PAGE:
Biden Administration Keeps Door Open for Oral Health Advocacy in 2024

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March 19, 2024

By Melissa Burroughs, Director, Public Policy, CareQuest Institute

Earlier this month, President Joe Biden’s State of the Union Address reiterated the administration's focus on improving the health of people across the country and lowering health costs for our nation’s families. Biden expressed his commitment to protecting health care access, making health insurance and prescription drugs more affordable, defending reproductive health care, and investing in the behavioral health workforce — promises also reflected in his FY 2025 budget proposal released March 12. 

Melissa Burroughs headshot
Melissa Burroughs, 
CareQuest Institute Director of Public Policy

These priorities keep the door open for continued progress on oral health into 2024 — even if it wasn’t explicitly mentioned in the president’s address. Thanks to the tireless efforts of the oral health community, we’ve seen oral health directly tied into policy discussions around lowering health care costs, improving health, and advancing equity more than ever before. In fact, over the last three years, we’ve experienced some of the most productive and effective policy discussions in decades. 

A Commitment to Improving Oral Health Coverage 

Thanks to decades of advocacy and engagement by so many dedicated oral health professionals, advocates, educators, and policymakers, we have been closer to major oral health coverage reform in the past several years than ever before. 

Our collective action ensured that the Biden administration's transition plan was the first to ever make a commitment to improving oral health coverage for older adults and people with disabilities. 

As a result, the administration and numerous members of Congress worked to advance a Medicare dental benefit within the Build Back Better Act, which was nearly passed in 2020 and 2021. This was the first time since the creation of the Medicare program that Congress gave serious consideration to Medicare dental coverage policy. While Congress ultimately passed a slimmed down legislative package that did not include Medicare dental, among other important policies, it remained the most popular policy to be dropped from the package. 

In 2022, the Biden administration clarified that Medicare covers “medically necessary” dental coverage, which ensures that Medicare will cover dental services that improve the outcomes of certain covered medical services — a real victory for oral health access. This coverage was strengthened to include additional conditions in 2023. 

The momentum continued to build last year when the Senate Finance Committee held a hearing on oral health, the first committee hearing ever on the issue. And for good reason. Recent voter polling shows that support for Medicare dental benefits continues to be incredibly strong: 92% of voters support strengthening Medicare to include dental, vision, and hearing benefits. 

US Congress building with American flag waving

In addition to the considerable progress on Medicare dental coverage, in 2021 we also saw the first federal legislation on Medicaid adult dental coverage introduced. This legislation — which aims to establish a federal requirement for state Medicaid programs to provide dental coverage to adults enrolled in the program — has since been reintroduced in the current Congress and included in major equity bills like the Health Equity and Accountability Act.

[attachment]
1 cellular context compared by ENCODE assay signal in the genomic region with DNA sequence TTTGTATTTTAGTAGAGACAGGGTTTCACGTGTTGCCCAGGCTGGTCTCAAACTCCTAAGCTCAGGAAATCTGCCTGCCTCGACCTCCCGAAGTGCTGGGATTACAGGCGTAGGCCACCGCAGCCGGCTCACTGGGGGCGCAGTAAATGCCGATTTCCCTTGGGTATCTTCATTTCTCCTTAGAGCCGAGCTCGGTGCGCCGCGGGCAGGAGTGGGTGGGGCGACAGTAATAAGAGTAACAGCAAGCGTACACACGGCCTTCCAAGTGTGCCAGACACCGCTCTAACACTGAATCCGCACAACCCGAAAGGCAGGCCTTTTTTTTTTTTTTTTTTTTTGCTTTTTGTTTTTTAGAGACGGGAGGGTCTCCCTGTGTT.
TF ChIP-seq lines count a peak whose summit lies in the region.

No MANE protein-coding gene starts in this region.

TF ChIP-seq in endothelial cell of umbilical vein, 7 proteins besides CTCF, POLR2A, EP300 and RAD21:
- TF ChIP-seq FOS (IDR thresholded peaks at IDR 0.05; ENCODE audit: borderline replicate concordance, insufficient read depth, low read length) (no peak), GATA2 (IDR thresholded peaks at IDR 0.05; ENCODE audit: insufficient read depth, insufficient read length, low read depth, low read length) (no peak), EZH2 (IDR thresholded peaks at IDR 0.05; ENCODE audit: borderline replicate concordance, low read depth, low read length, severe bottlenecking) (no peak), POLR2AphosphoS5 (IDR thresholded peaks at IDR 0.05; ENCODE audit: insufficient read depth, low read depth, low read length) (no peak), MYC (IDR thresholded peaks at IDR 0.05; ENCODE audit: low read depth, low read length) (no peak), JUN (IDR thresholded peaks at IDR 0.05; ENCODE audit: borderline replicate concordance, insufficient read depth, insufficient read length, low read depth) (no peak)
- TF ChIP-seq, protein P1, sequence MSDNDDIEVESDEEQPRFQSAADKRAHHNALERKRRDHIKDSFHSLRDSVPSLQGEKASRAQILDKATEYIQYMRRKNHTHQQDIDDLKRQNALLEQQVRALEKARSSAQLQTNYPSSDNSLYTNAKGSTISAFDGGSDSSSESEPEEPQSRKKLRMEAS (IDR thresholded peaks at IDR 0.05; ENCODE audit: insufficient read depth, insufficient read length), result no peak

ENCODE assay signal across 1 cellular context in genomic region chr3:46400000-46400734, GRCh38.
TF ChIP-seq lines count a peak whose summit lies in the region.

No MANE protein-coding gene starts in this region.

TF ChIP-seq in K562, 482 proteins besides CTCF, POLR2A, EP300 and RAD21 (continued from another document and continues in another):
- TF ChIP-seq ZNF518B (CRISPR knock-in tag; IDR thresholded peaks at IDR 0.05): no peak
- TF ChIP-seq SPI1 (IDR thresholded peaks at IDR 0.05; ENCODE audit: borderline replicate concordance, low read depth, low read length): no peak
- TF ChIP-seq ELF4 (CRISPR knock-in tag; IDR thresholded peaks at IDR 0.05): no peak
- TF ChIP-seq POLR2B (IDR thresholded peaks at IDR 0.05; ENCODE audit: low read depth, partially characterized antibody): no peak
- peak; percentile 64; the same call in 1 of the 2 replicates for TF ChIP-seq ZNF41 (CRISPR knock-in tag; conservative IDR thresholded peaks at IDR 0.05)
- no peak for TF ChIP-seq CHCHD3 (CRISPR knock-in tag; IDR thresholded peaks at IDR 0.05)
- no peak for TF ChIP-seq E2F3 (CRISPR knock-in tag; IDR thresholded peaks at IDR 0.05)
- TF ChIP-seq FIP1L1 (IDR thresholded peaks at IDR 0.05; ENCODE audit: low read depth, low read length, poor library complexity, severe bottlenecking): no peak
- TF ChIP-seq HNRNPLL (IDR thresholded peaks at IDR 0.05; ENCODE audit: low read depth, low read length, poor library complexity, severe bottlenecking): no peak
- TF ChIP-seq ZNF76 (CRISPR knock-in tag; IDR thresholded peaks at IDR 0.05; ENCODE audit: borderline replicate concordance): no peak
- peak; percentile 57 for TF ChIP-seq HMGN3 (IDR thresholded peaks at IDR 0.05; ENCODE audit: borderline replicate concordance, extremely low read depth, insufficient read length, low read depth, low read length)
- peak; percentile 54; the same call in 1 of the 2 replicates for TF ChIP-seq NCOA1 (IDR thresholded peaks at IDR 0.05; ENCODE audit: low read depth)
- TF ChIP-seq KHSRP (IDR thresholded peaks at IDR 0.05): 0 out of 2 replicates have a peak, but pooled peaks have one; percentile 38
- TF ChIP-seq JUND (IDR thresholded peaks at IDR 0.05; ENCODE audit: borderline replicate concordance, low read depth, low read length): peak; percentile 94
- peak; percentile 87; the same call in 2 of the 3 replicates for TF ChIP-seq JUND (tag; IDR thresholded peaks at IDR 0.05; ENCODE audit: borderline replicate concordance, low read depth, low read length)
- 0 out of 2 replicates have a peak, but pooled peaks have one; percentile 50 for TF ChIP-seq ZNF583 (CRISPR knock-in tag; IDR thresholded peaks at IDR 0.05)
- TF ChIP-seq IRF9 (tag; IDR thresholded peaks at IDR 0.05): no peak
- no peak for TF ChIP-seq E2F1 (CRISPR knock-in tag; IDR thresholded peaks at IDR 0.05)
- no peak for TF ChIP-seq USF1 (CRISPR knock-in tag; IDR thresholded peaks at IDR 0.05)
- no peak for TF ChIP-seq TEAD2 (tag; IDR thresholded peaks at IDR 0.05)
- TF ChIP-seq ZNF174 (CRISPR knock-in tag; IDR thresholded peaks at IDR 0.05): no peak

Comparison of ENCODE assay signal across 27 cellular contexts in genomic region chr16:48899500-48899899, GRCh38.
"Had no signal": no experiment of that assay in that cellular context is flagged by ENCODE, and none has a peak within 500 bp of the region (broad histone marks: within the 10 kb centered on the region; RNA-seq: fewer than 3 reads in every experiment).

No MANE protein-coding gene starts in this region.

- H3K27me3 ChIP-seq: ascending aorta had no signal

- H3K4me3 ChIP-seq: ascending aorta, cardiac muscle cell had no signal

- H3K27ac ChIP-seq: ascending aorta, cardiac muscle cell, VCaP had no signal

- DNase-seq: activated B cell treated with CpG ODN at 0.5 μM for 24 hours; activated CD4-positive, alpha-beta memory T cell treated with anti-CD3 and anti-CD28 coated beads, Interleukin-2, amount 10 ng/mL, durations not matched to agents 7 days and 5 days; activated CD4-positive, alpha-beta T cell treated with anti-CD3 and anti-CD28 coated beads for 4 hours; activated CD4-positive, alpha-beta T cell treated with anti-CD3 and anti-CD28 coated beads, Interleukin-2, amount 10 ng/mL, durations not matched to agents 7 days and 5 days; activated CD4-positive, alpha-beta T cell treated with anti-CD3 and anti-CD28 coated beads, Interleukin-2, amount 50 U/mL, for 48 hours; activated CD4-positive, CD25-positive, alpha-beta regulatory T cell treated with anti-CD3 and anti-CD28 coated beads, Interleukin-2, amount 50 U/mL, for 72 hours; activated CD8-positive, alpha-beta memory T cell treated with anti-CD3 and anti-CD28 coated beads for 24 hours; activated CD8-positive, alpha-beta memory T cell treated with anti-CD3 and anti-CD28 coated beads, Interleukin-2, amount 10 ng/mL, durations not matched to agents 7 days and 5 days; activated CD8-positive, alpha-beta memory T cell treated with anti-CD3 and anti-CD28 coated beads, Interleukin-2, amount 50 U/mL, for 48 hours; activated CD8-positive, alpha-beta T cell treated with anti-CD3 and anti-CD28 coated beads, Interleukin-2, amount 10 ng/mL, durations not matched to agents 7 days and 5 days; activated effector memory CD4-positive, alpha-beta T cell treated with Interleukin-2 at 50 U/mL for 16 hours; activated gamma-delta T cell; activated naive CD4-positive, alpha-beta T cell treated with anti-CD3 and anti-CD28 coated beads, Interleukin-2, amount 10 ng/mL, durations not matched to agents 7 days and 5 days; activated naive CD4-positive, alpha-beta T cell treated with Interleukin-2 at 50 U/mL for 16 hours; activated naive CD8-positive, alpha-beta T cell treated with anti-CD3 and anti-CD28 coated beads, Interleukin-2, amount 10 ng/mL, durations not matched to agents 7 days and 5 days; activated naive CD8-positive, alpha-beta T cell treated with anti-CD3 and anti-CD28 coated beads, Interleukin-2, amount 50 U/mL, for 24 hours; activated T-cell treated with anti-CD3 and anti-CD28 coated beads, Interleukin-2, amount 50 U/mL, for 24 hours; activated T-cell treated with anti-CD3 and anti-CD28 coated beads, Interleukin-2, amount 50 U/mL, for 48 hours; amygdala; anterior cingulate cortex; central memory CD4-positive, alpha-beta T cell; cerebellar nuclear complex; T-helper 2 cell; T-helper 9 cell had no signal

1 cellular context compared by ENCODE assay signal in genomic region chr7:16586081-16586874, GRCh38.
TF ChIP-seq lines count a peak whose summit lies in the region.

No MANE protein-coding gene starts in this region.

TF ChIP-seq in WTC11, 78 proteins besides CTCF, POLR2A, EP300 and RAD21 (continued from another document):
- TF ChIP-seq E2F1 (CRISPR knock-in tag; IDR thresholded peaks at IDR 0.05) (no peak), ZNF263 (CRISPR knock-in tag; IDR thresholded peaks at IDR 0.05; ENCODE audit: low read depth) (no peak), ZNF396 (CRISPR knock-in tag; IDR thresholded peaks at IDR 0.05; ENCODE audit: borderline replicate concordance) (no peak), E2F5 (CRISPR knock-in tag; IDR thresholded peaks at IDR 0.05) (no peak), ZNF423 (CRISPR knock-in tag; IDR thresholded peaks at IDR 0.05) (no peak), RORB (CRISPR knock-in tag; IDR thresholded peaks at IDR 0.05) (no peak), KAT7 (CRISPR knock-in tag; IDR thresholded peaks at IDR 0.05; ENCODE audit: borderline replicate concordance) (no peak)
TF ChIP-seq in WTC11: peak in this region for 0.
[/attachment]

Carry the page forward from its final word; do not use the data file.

Beyond Medicare and Medicaid, the administration recently released a proposed regulation that would further increase access to oral health by allowing states to include adult dental benefits in their Essential Health Benefits benchmark plan. This rule has the potential to increase access to oral health benefits for those who get their insurance coverage through the individual and small-group insurance markets, as well as certain other state-based programs. 

Each of these legislative and regulatory opportunities have cast a spotlight on the important role oral health can and must play in health policy change. Heading into this election year, it is more important than ever to keep up the momentum. 

Three Key Steps to Improving Coverage

This year, we need to work with policymakers to capitalize on immediate opportunities while also laying groundwork for additional policy change in 2025 and beyond. 

While current dynamics in Congress will make it hard to pass any major legislation, the administration has several important pathways to continue to improve oral health coverage: 

  1. Make Medicare "medically necessary" dental coverage as robust as possible by continuing to identify additional covered services and ensuring strong implementation of the benefit.
  2. Finalize regulations that would allow states to make dental coverage more available and affordable through the private marketplace.
  3. Identify additional opportunities to address and invest in oral health through research and broader health policies.

These solutions are made more urgent by the fact that millions of people have lost their Medicaid medical and dental coverage through the redetermination process that continues to unfold following the end of the COVID-19 Public Health Emergency. Our analysis shows that roughly 14 million people across the country lost Medicaid dental coverage in 2023 as a result of this process.

Looking to 2025 and beyond, we need to keep up our momentum and build more oral health champions in Congress, in the presidency, and in the states to make our goals a reality. The past three years are clear evidence that advocacy efforts can pay off. As we get deeper into this election year, we need to make sure that candidates at all levels and from all parties understand the importance of oral health so that we can keep making progress together.

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